Subcutaneous Fat vs Visceral Fat
Fat is an essential component of the human body that provides energy, insulation and cushioning. However, excessive accumulation of fat, especially in the abdominal region, can have negative effects on health. There are two main types of fat in the body: subcutaneous fat and visceral fat. Understanding the difference between these two types of fat and their impact on health is important for maintaining a healthy body.
What is Subcutaneous Fat?
Subcutaneous fat is the layer of fat located just below the skin. This type of fat is visible when it accumulates in certain parts of the body such as the hips, thighs, arms and belly. Subcutaneous fat is stored in small pockets and is the first layer of fat to be burned off during exercise or dieting.
What is Visceral Fat?
Visceral fat is located deep within the abdominal cavity and surrounds the internal organs, including the liver, pancreas and intestines. Unlike subcutaneous fat, visceral fat is not visible from the outside, but it can be measured using techniques such as body imaging scans.
Health Implications of Visceral vs Subcutaneous Fat
Although both types of fat play a role in overall body weight, the health implications of subcutaneous fat and visceral fat are different. Subcutaneous fat is generally considered to be less harmful than visceral fat. It does not directly impact the organs and does not cause inflammation.
On the other hand, high levels of visceral fat have been linked to a range of health problems, including cardiovascular disease, type 2 diabetes, and certain types of cancer. This is because visceral fat secretes hormones and other substances that can negatively impact the body's health. High levels of visceral fat have also been linked to a higher risk of insulin resistance, which is a precursor to type 2 diabetes.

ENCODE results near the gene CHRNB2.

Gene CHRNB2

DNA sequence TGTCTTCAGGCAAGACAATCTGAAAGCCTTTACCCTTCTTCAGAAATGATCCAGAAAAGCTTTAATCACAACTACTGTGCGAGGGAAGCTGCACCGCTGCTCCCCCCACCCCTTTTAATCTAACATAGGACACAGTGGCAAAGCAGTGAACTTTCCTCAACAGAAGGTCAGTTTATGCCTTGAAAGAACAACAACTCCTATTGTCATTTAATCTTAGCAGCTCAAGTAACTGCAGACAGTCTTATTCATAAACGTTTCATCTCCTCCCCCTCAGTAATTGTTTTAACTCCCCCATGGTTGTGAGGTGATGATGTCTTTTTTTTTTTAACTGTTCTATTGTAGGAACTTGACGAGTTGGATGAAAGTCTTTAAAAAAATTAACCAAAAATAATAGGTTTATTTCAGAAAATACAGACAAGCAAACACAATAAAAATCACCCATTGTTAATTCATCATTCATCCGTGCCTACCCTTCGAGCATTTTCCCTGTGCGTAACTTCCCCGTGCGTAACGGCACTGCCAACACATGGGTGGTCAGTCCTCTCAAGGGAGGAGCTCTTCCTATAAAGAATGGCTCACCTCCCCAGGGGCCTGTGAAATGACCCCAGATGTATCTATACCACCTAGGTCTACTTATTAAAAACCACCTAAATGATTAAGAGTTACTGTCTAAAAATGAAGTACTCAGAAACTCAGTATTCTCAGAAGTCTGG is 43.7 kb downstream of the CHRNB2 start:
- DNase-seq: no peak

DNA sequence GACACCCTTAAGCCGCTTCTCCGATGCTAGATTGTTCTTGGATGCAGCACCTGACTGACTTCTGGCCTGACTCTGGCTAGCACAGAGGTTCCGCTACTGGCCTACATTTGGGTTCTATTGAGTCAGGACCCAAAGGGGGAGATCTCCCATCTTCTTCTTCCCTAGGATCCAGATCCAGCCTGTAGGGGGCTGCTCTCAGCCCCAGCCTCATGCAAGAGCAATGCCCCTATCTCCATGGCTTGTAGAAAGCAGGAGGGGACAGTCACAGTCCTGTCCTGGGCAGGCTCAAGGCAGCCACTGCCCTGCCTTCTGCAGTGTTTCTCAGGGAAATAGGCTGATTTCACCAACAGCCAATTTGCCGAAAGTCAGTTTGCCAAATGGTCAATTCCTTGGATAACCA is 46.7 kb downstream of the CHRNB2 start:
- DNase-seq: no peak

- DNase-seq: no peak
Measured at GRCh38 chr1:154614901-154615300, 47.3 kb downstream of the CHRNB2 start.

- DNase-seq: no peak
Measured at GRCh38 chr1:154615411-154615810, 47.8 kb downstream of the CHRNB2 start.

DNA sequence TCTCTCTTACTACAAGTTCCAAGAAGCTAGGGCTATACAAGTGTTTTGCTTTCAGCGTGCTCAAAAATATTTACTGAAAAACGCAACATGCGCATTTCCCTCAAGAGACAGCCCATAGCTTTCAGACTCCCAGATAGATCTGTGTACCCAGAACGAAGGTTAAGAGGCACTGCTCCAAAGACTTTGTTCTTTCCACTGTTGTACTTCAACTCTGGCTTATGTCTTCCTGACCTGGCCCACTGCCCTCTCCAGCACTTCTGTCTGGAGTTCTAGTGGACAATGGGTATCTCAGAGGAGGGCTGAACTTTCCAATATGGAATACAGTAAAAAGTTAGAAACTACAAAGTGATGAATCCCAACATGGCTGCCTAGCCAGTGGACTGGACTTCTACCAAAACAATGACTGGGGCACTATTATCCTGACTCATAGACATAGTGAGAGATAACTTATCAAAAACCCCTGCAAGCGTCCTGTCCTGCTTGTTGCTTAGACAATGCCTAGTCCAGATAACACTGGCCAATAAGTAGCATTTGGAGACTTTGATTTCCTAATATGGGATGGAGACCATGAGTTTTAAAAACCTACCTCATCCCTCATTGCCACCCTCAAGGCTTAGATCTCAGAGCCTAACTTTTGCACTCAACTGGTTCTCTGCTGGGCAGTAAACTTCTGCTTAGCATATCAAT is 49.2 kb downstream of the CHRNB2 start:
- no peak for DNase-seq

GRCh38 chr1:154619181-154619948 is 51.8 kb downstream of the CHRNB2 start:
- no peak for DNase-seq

Measuring Visceral Fat Levels
Measuring fat levels is important for understanding the distribution of fat in the body and the potential health risks associated with excessive fat accumulation. A common way to measure body fat is through body imaging scans, such as a DEXA (Dual-Energy X-Ray Absorptiometry) scan. This type of scan uses low-dose X-rays to accurately measure the density of body fat, bone and muscle.
A DEXA scan can provide information on the distribution of fat in the body, including the amount of subcutaneous fat and visceral fat. This information is important for identifying the risk of certain health problems associated with excessive fat accumulation.
It is important to understand the difference between subcutaneous fat and visceral fat. While both types of fat play a role in overall body weight, the health implications of these two types of fat are different. High levels of visceral fat have been linked to a range of health problems, including cardiovascular disease, type 2 diabetes, and certain types of cancer. Measuring fat levels using techniques such as DEXA scans can provide important information for understanding the distribution of fat in the body and the potential health risks associated with excessive fat accumulation.
Get a Test to Understand Your Level
Measuring and reducing visceral fat is important for maintaining good health. Waist circumference and body composition scans can help you determine the amount of visceral fat you have, and a combination of diet, exercise, and sleep can help you reduce it.
You can measure your body fat and composition, lean mass gains and losses over time, and bone health, by getting regular DEXA scans.
DEXA scans can help you pinpoint regional changes in your muscle and fat as you work towards your goals. Your data will accrue and compare side by side in your BodySpec reports, so you can stay on track to being your best self. Book an appointment today!
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